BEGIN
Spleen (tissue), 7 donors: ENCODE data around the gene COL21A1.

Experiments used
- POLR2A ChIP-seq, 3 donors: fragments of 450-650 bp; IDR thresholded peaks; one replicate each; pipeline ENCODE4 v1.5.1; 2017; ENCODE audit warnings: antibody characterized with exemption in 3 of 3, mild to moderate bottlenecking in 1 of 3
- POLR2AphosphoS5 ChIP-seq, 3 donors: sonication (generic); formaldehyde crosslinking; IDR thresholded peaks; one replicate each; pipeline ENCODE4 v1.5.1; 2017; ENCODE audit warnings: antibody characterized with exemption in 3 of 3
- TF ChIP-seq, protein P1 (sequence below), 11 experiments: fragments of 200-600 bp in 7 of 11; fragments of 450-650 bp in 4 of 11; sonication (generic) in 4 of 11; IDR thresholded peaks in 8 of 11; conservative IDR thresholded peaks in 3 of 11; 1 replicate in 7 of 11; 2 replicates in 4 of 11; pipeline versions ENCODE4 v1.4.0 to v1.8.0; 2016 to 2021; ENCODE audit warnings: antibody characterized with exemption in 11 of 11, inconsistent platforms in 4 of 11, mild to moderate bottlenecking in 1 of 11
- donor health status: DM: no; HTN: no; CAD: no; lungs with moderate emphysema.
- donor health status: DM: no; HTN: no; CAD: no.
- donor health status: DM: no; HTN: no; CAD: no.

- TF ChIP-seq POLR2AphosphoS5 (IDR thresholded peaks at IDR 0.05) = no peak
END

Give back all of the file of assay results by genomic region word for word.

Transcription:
Spleen (tissue), 7 donors: ENCODE data around the gene COL21A1.

Experiments used
- POLR2A ChIP-seq, 3 donors: fragments of 450-650 bp; IDR thresholded peaks; one replicate each; pipeline ENCODE4 v1.5.1; 2017; ENCODE audit warnings: antibody characterized with exemption in 3 of 3, mild to moderate bottlenecking in 1 of 3
- POLR2AphosphoS5 ChIP-seq, 3 donors: sonication (generic); formaldehyde crosslinking; IDR thresholded peaks; one replicate each; pipeline ENCODE4 v1.5.1; 2017; ENCODE audit warnings: antibody characterized with exemption in 3 of 3
- TF ChIP-seq, protein P1 (sequence below), 11 experiments: fragments of 200-600 bp in 7 of 11; fragments of 450-650 bp in 4 of 11; sonication (generic) in 4 of 11; IDR thresholded peaks in 8 of 11; conservative IDR thresholded peaks in 3 of 11; 1 replicate in 7 of 11; 2 replicates in 4 of 11; pipeline versions ENCODE4 v1.4.0 to v1.8.0; 2016 to 2021; ENCODE audit warnings: antibody characterized with exemption in 11 of 11, inconsistent platforms in 4 of 11, mild to moderate bottlenecking in 1 of 11
- donor health status: DM: no; HTN: no; CAD: no; lungs with moderate emphysema.
- donor health status: DM: no; HTN: no; CAD: no.
- donor health status: DM: no; HTN: no; CAD: no.

- TF ChIP-seq POLR2AphosphoS5 (IDR thresholded peaks at IDR 0.05) = no peak